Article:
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Energy. oil and natural gas  supply 62% all energy consumed worldwide  how to transition to new sources?  use until mc of further use exceeds mc of.

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Presentation on theme: "Energy. oil and natural gas  supply 62% all energy consumed worldwide  how to transition to new sources?  use until mc of further use exceeds mc of."— Presentation transcript:

1 energy

2 oil and natural gas  supply 62% all energy consumed worldwide  how to transition to new sources?  use until mc of further use exceeds mc of substitute resources More abundant coal Or renewable solar  transition should be smooth  have allocations been efficient?

3 natural gas  huge shortages on why? rise of automobile rise of demand for gasoline search for new sources of crude oil uncovered large quantities of natural gas  in the 50’s gov’t put price ceilings

4 the effect of price controls

5  price ceiling reduces MUC (higher future prices no longer possible), decreasing total mc curve (supply)  consumers better off today (gained BC)  producers not better off: Overproducing giving up scarcity rent could have gotten without price controls (area D only measures current profit)

6 the effect of price controls

7 consumers also lose in the future  as resource depleted, supply curve shifts up (reflecting higher extraction costs)  when mc reaches price ceiling, QS=0  but demand is not zero at that price: shortages  suppliers willing, demanders willing, but price control will not allow  overallocation to current consumers, underallocation to future consumers  losses to future consumers/producers are greater than gains to current consumers

8 oil  similar price control problems  second source of misallocation: OPEC  restrict supply, raise prices  why OPEC so effective? 1. price elasticity of demand for oil inelastic, substitutes exist but are expensive 2. income elasticity of demand for oil income grows, demand grows 3. supply responsiveness of non-OPEC members OPEC produces 2/3; only Mexico may have influence

9 oil: national security problem  excessive dependence on imports national security issue dependent on countries with unstable political history actual price we pay is higher than world price  when national security is an issue market consumes too much oil domestic production is too small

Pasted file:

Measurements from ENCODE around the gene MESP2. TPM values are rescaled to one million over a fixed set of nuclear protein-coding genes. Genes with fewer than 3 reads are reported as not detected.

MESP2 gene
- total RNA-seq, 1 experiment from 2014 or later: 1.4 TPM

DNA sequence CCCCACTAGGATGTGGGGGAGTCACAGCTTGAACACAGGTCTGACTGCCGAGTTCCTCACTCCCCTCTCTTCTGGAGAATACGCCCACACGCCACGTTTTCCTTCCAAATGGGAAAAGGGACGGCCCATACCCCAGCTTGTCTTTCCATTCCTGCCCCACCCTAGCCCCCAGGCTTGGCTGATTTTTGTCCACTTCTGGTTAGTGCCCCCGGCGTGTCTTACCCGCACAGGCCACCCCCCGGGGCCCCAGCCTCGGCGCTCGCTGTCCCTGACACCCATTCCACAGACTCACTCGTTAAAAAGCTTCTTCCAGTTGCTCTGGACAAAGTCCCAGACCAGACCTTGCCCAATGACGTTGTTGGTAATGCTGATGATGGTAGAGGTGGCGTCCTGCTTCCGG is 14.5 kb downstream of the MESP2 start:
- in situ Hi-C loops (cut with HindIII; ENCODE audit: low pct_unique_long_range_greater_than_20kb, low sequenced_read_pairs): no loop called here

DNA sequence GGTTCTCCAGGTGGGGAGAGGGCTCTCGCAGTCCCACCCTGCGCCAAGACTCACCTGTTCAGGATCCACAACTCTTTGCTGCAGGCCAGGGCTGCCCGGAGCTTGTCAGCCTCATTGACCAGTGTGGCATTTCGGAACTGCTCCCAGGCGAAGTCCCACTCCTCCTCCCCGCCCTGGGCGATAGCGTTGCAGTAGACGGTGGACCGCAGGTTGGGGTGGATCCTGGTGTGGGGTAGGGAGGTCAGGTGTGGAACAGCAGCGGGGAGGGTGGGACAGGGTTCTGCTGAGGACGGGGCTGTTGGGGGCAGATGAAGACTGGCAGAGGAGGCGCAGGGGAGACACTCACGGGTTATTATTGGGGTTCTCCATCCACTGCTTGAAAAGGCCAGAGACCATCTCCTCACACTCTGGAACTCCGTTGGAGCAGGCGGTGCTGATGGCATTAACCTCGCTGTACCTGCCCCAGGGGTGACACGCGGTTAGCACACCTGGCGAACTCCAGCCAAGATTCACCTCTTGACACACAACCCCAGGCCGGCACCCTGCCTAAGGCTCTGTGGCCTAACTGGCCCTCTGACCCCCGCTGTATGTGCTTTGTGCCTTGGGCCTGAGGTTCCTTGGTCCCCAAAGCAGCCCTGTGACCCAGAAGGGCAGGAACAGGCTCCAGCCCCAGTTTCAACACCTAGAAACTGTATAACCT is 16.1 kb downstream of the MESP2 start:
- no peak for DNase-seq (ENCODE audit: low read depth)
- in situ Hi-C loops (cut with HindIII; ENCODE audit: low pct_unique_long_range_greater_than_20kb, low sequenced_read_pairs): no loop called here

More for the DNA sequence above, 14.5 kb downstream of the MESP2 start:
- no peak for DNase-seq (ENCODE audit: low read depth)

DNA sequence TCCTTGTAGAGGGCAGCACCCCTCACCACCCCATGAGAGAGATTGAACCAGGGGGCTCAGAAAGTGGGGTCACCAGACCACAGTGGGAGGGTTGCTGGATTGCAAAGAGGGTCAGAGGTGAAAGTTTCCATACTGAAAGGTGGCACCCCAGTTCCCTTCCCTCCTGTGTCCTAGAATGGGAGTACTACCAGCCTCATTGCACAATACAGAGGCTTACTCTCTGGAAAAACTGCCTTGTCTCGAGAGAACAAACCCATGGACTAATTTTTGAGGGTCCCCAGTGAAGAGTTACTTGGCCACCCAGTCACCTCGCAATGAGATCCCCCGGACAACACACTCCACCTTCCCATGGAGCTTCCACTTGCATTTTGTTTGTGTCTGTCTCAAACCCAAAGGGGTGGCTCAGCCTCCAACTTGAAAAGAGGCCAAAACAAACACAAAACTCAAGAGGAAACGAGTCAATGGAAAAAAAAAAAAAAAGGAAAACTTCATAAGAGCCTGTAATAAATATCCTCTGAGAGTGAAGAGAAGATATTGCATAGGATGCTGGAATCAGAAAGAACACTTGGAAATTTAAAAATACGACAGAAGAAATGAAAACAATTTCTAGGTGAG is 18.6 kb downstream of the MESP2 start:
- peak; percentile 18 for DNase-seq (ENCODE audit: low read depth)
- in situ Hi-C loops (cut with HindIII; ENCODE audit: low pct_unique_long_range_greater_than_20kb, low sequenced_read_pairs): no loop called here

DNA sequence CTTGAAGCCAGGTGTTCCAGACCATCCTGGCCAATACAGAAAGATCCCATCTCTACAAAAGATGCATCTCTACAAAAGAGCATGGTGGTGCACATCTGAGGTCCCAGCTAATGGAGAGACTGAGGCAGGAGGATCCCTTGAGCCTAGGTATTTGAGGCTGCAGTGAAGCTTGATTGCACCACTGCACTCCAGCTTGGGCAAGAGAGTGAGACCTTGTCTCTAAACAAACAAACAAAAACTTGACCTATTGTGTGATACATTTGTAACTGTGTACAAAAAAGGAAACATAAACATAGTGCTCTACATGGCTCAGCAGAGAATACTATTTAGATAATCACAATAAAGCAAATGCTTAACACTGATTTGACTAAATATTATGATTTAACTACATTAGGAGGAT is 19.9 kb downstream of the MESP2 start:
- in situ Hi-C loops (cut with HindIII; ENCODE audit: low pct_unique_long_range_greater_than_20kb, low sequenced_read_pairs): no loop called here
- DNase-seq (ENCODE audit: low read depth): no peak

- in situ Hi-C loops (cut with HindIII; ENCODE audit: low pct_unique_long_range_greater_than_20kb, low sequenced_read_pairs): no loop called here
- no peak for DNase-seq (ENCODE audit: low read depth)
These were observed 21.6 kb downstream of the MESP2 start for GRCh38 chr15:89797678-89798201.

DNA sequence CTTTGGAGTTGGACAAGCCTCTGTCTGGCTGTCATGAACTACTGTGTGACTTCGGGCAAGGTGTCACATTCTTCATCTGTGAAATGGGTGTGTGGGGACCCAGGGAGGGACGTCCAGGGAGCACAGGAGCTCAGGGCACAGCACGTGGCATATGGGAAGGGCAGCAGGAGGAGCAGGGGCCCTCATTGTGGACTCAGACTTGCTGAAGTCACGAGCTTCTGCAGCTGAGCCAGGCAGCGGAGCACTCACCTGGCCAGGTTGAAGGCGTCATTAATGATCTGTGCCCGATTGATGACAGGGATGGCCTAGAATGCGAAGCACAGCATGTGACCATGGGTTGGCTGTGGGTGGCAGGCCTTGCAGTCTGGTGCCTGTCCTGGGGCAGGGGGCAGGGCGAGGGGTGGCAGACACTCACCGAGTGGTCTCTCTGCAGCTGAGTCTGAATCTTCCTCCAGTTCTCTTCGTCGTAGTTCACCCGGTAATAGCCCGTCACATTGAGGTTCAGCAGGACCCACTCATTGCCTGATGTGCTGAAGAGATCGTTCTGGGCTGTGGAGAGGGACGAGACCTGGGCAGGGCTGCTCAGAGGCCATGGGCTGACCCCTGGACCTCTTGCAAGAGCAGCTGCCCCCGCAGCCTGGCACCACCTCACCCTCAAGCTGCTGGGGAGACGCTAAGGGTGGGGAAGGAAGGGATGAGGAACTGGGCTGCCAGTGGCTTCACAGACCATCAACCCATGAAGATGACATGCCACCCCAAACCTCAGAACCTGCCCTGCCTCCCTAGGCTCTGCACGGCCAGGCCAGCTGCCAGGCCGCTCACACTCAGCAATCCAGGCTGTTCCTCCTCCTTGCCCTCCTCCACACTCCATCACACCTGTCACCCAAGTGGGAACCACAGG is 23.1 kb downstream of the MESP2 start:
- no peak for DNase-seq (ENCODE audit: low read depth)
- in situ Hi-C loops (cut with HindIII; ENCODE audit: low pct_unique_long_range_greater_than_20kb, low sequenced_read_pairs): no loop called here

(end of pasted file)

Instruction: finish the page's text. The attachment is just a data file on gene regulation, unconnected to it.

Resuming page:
10 the national security problem vulnerability premium

11 market vs. efficient allocations  vulnerability premium reflects additional national security costs caused by imports  horizontal because each individual supplier has no effect on world price  market allocation demand Q5 Q1 domestically produced Q5-Q1 imported  efficient allocation demand Q4 Q2 domestically produced Q4-Q2 imported

12 the national security problem vulnerability premium

13 what would happen during an embargo?  consume Q1 at price of P2  supply curve assumes enough time to develop the resources  if embargo hits, not enough time – in short run supply curve becomes perfectly inelastic at Q1  price rises to P2 to equate supply & demand  huge loss in CS

14 the national security problem vulnerability premium

15 self sufficiency?  domestic supply = domestic demand  net benefits from Q3 < net benefits from Q4 (efficient allocation w/imports)  Efficiency loss (shaded triangle): because foreign mc is lower than domestic mc (supply) loss between Q2 and Q4 (where domestic mc > foreign mc)

16 still better to import  vulnerability premium lower than cost of self sufficiency embargos not certain events possible to reduce vulnerability (strategic reserves) using more domestically incurs user costs by lowering amounts available for future  paying vulnerability premium creates more efficient balance btw present/future

17 the national security problem vulnerability premium

18 how to achieve efficient consumption (Q4 instead of Q5)?  energy conservation, e.g. gas tax reduces consumption, but no affect on share of imports  subsidize domestic supply reduce imports, but not consumption  tariff on imports (P1-P0) or quota on imports (Q4-Q2) price rises to P1, consumption falls to Q4, imports Q4-Q2

19 transition fuels  how to transition to renewables?  fuels receiving most attention: coal, uranium coal: abundant uranium: not abundant with current reactors  technology is changing this  biggest issue btw these: environmental impact

20 transition fuels: environmental problems  coal: air pollution (sulfur, particulates, CO2)  uranium: nuclear accidents storage of radioactive waste

21 energy conservation  significant role: defer capacity expansion  cost increases are substantial  by reducing demand for electricity, delay new plants, delay rate increases  current pricing systems rely on AC pricing, lower than true MC of new units

22 utilities invest in conservation when cheaper  rebates for conservation measures in homes  incentives for solar water heaters  energy audits

23 load management  peak period imposes 2 costs on utilities requires firing up special generators during those periods (higher MC) growth in peak period demand => capacity expansion  peak load pricing

24 the long run: renewables  hydro: flowing water  biomass: burning  solar energy: heat to drive turbines  solar into electricity: photovoltaics  wind energy: drive turbines  hydrogen: fuel cars / furnaces  geothermal: from deep in the earth


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